Step 4:
    Provide a detailed design of the GUI screen that facilitates renting out and returning movies. For every button, or other component that provides reaction to user's events, give detailed pseudocode. Also, clearly indicate where you would use any of the PL/SQL code that you developed for the labs in this course. If the application platform you have selected does not support PL/SQL then describe how you would take the processing developed in the procedures and functions and incorporate it into the system.

    This concludes the Lab for Week 7.

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  2. DBM 405 Lab 6 Step 3 to Step 8 MOVIE_RENT_SP Procedure

    DBM 405 Lab 6 Reading and Writing to External Files

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    DBM 405 Lab 6 Reading and Writing to External Files

    Scenario/Summary
    This week, we are going to make a change to the processing in our schema by altering one of the procedures contained in the package previously created. At this point, we have dealt with procedures that required us to pass parameter values each time the procedure was executed. This type of processing greatly limits the ability to process large amounts of data efficiently. The lab this week will introduce you to a couple of the procedures contained in the UTL_FILE package that is part of Oracle's group of built-in packages. By using the GET_LINE and PUT_LINE procedures contained in UTL_FILE, you will be able to process multiple records from a file and create a results report on the events performed by your movie rental procedure with one call to execute the procedure.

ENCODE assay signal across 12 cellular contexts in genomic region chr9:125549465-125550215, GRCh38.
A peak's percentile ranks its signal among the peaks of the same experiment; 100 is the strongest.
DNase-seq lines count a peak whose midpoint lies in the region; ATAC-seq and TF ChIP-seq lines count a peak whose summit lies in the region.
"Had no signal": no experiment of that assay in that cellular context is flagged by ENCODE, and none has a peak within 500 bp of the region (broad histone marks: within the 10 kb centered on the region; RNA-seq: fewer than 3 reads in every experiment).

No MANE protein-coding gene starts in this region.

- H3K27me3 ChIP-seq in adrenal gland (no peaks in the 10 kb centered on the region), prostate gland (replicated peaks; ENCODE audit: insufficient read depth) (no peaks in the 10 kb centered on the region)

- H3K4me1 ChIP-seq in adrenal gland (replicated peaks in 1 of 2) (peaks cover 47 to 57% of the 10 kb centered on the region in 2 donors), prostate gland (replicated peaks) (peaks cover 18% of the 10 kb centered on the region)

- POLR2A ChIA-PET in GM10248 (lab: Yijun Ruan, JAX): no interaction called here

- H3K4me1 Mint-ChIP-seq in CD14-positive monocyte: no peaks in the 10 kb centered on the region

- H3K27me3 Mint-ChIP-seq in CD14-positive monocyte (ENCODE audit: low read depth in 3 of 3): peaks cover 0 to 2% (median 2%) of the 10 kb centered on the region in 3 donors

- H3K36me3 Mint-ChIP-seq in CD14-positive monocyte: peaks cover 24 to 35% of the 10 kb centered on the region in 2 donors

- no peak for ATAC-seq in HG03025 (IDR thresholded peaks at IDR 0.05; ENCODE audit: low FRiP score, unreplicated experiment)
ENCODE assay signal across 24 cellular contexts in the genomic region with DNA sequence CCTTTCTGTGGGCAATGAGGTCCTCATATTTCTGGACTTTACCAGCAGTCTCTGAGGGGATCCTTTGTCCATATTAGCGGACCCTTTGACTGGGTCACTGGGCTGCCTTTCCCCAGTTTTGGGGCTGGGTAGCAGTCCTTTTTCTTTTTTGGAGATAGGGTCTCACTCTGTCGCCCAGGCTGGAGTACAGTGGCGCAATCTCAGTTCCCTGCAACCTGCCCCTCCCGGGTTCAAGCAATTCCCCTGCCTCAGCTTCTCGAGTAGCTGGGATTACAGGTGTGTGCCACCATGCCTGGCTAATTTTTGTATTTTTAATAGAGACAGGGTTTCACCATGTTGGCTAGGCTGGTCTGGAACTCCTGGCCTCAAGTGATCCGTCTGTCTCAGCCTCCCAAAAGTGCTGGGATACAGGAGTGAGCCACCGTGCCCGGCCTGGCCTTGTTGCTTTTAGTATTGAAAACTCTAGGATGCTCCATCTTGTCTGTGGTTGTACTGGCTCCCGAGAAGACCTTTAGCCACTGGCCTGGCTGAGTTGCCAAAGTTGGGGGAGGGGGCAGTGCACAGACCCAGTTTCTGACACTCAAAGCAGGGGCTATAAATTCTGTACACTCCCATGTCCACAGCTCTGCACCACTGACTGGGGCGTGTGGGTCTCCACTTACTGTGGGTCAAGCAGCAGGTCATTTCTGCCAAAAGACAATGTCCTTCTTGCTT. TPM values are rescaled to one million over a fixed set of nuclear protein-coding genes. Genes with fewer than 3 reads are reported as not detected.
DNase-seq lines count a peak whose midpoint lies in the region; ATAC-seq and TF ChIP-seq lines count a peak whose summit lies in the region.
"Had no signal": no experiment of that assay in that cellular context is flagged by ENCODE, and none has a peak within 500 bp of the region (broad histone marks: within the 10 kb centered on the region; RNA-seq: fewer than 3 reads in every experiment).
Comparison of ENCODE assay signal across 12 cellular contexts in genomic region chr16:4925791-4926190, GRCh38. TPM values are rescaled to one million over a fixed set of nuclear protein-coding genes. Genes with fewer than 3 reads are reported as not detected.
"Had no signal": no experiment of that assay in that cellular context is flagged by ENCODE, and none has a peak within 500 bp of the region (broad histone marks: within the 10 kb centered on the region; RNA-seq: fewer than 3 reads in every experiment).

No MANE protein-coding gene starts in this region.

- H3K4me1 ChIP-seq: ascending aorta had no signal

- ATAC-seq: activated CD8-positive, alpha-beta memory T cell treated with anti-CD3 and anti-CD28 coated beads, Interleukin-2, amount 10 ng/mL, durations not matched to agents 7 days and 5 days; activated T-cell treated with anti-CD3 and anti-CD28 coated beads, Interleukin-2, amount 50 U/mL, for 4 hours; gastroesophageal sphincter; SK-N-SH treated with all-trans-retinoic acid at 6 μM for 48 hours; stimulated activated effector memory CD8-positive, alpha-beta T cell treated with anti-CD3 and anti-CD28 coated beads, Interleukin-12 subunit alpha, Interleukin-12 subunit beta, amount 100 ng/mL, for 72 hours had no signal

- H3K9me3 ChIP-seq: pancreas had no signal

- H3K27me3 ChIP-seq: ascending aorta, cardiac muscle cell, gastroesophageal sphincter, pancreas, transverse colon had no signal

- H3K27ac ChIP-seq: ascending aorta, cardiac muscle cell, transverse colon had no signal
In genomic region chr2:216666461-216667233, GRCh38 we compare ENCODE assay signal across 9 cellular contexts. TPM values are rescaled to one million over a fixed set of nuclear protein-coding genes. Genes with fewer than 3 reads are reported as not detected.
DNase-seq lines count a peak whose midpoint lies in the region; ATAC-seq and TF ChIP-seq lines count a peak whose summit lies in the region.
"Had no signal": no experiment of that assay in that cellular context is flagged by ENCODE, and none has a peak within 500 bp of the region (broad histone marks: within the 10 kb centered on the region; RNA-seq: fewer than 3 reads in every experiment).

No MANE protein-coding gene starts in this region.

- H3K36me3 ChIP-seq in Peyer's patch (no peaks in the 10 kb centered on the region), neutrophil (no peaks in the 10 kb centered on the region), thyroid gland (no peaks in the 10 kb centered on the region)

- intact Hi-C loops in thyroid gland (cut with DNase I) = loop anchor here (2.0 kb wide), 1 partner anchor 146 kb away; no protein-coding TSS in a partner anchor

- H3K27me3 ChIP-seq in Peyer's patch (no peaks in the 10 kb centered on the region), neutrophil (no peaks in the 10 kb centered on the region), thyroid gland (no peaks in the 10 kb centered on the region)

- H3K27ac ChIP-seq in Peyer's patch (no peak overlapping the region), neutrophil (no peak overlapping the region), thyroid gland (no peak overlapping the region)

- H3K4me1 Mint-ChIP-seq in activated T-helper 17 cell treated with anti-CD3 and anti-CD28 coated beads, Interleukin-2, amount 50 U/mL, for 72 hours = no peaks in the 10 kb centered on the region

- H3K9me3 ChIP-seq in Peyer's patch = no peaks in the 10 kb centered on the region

For the lab, you will need to create a script file containing the PL/SQL code that will address the lab steps below. Run the script file in your SQL*Plus session using the SET ECHO ON session command at the beginning to capture both the PL/SQL block code and output from Oracle after the block of code has executed. You will only need to recompile both the package specifications and the package body since you will be making a change to the movie_rental_sp procedure in the specifications. You will be running tests to verify that the changes to your procedure are working as they should. Spool your output and name your files with your last name plus lab 6 and give the file a text (txt) extension. For example, if your last name was Johnson then the file would be named johnson_lab6.txt. Submit both the spooled output files AND the script file for grading of the lab.
    IMPORTANT: Before beginning the lab, you will want to refresh the tables in your schema by running the movierental.sql script.

    LAB STEP
    Step 1: Setting Up Your Environment
    Before you can effectively use the procedures in UTL_FILE to work with external files for this lab, you will need to set up your environment. The first step of this process will involve creating a directory folder under the R: drive which is the mapped drive for DBM405. The second part of the process will involve creating the Directory Object in Oracle to point to this folder. To accomplish this task, please follow the steps listed here.